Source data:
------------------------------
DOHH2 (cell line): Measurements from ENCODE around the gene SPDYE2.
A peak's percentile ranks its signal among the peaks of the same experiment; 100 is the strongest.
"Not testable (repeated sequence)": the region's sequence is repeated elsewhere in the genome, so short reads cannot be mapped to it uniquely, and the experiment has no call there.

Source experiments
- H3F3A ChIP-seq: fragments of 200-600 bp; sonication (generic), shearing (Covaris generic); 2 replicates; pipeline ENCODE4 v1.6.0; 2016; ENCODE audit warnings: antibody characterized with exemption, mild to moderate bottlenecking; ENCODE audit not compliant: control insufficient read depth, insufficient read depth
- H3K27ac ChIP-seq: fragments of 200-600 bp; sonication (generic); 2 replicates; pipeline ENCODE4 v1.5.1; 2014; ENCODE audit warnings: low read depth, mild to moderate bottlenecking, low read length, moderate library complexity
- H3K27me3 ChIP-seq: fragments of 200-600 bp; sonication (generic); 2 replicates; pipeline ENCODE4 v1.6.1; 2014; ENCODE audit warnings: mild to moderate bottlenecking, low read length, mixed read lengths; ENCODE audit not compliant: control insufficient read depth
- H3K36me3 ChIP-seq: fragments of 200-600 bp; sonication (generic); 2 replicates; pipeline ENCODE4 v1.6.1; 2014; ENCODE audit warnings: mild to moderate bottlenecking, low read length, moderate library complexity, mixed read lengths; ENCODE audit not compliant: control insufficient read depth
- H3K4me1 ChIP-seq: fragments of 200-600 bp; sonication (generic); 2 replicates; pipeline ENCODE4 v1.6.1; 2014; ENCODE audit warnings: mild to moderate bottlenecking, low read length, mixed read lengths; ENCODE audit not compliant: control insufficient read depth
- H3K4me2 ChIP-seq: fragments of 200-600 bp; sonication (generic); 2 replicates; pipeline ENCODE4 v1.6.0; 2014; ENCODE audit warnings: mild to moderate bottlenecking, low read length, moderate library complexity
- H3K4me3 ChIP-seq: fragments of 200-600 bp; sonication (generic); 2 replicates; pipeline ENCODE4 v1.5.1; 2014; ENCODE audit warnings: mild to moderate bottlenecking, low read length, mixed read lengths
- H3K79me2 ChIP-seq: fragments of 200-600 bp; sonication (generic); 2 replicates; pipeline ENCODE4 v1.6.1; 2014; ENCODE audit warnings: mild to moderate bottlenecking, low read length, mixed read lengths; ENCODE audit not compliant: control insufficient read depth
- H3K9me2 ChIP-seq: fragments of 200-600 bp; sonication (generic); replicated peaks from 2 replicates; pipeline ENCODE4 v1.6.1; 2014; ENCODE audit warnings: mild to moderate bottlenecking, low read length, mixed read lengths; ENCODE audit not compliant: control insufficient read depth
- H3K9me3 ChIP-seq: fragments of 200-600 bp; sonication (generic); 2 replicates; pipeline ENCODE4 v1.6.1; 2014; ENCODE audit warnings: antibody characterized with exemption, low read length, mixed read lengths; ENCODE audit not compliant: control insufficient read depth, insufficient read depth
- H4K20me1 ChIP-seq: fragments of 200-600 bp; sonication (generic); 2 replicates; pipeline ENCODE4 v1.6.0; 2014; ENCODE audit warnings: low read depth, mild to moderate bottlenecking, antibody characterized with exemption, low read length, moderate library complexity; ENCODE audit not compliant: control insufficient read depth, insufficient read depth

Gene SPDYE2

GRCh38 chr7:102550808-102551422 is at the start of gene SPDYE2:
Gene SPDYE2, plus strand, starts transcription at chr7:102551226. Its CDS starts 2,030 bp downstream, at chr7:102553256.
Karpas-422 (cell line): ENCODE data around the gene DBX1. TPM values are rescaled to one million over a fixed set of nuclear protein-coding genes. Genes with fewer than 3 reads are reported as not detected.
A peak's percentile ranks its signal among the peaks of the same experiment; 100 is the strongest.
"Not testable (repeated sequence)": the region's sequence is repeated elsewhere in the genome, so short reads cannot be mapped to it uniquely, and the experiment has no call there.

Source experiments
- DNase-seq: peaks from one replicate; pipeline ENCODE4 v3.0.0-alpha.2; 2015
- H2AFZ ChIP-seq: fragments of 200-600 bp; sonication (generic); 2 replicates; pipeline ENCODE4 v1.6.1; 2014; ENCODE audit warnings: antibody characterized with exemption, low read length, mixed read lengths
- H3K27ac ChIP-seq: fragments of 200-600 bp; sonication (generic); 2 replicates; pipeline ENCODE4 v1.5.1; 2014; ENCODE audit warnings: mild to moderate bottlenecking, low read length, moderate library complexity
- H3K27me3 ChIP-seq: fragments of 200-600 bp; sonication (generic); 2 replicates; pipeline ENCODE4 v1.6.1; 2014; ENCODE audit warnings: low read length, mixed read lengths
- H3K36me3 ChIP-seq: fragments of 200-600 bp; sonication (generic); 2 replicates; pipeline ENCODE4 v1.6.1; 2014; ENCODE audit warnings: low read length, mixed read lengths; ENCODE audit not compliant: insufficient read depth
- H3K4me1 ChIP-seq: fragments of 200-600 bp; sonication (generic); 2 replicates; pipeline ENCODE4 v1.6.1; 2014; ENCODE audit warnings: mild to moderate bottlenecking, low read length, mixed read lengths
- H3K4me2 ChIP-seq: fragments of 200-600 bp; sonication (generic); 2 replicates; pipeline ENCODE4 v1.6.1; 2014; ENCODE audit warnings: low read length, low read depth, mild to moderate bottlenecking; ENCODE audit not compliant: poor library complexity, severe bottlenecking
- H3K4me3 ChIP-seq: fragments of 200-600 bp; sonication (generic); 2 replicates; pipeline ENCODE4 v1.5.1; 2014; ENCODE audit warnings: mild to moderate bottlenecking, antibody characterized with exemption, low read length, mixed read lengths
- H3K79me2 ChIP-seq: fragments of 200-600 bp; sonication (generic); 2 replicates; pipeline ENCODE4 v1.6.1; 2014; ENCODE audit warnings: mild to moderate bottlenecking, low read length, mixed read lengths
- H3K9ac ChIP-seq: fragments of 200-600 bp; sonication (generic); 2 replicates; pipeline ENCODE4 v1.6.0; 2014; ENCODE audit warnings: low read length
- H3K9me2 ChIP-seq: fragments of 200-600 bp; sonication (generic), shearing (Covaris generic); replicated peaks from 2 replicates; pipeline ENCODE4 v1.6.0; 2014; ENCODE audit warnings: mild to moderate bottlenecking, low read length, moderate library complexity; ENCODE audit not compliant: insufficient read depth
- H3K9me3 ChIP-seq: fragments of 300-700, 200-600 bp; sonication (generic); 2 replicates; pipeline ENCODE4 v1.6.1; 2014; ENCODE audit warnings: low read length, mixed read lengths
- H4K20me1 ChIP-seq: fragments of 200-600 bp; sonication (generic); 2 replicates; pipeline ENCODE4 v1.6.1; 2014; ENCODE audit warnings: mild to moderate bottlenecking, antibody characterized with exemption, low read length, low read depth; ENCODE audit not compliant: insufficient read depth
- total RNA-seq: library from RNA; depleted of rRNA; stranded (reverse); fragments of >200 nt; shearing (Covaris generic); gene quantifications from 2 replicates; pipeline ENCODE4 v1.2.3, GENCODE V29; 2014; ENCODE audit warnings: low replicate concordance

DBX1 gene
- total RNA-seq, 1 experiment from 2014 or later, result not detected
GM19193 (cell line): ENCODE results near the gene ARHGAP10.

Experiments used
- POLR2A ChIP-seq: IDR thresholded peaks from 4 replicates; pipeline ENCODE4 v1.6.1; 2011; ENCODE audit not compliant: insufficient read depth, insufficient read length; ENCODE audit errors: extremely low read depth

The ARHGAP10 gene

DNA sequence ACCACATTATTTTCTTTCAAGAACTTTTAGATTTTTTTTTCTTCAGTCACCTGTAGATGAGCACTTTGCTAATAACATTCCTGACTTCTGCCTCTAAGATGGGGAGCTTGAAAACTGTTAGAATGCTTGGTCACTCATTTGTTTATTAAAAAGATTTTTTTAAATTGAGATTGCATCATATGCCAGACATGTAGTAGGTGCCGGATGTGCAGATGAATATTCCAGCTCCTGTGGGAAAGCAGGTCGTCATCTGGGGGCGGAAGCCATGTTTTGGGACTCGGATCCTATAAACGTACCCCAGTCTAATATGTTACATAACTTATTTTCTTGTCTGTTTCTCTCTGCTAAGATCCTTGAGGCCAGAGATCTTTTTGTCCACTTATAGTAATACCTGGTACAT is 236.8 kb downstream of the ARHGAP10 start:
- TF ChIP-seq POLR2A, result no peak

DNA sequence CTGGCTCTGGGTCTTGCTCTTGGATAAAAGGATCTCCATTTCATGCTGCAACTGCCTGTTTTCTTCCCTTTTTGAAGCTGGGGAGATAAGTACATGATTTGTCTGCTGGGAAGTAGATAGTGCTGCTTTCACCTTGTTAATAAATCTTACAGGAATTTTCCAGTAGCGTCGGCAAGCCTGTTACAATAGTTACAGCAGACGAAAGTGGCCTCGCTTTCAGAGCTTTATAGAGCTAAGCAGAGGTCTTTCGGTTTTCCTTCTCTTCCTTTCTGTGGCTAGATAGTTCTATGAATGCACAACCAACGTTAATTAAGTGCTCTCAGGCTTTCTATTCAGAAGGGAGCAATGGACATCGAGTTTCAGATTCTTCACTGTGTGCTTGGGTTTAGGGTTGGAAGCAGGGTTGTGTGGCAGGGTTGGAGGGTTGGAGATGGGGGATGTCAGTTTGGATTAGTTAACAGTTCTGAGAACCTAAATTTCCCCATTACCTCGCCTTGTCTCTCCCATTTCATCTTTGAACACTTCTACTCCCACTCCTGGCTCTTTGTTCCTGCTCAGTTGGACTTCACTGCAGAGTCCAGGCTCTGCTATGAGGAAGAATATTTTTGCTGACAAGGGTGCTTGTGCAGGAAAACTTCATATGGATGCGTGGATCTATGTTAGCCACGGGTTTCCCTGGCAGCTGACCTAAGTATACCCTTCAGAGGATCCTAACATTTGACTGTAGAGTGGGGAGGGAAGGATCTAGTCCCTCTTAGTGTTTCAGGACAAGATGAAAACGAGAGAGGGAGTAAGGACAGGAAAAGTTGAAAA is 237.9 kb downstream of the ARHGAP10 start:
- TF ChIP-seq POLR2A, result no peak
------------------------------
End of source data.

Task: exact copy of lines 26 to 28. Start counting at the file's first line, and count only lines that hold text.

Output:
- H3K27me3 ChIP-seq: fragments of 200-600 bp; sonication (generic); 2 replicates; pipeline ENCODE4 v1.6.1; 2014; ENCODE audit warnings: low read length, mixed read lengths
- H3K36me3 ChIP-seq: fragments of 200-600 bp; sonication (generic); 2 replicates; pipeline ENCODE4 v1.6.1; 2014; ENCODE audit warnings: low read length, mixed read lengths; ENCODE audit not compliant: insufficient read depth
- H3K4me1 ChIP-seq: fragments of 200-600 bp; sonication (generic); 2 replicates; pipeline ENCODE4 v1.6.1; 2014; ENCODE audit warnings: mild to moderate bottlenecking, low read length, mixed read lengths